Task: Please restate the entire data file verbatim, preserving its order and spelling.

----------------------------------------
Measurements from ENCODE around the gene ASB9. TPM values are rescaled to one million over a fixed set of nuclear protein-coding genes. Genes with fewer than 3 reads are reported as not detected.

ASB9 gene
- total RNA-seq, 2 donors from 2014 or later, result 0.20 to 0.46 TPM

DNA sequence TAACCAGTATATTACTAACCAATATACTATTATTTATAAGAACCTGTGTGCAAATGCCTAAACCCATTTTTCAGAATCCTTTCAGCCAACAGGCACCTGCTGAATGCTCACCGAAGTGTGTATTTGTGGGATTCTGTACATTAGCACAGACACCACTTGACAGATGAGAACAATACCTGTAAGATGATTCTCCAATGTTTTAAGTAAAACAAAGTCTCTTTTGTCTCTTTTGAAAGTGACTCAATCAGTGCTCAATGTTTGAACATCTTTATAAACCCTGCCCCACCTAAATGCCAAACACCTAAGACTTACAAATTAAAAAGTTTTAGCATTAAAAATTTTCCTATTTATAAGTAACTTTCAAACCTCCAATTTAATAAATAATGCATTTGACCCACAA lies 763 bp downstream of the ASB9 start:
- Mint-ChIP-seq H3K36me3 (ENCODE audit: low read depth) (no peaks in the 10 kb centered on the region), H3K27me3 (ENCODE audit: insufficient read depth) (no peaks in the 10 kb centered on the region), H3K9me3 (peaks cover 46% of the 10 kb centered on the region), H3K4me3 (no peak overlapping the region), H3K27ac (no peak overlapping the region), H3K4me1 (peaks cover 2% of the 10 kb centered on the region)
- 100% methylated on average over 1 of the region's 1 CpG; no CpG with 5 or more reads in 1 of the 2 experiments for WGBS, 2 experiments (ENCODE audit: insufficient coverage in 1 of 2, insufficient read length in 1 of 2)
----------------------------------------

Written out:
Measurements from ENCODE around the gene ASB9. TPM values are rescaled to one million over a fixed set of nuclear protein-coding genes. Genes with fewer than 3 reads are reported as not detected.

ASB9 gene
- total RNA-seq, 2 donors from 2014 or later, result 0.20 to 0.46 TPM

DNA sequence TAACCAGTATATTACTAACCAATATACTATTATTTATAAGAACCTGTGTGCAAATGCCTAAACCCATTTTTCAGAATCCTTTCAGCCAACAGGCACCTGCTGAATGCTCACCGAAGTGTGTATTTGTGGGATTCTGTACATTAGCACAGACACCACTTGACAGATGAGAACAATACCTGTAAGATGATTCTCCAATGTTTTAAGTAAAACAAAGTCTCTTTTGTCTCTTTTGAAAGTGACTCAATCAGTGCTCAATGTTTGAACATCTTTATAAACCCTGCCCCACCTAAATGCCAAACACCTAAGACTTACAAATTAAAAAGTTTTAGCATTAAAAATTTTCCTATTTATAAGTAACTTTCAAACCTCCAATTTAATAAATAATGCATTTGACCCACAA lies 763 bp downstream of the ASB9 start:
- Mint-ChIP-seq H3K36me3 (ENCODE audit: low read depth) (no peaks in the 10 kb centered on the region), H3K27me3 (ENCODE audit: insufficient read depth) (no peaks in the 10 kb centered on the region), H3K9me3 (peaks cover 46% of the 10 kb centered on the region), H3K4me3 (no peak overlapping the region), H3K27ac (no peak overlapping the region), H3K4me1 (peaks cover 2% of the 10 kb centered on the region)
- 100% methylated on average over 1 of the region's 1 CpG; no CpG with 5 or more reads in 1 of the 2 experiments for WGBS, 2 experiments (ENCODE audit: insufficient coverage in 1 of 2, insufficient read length in 1 of 2)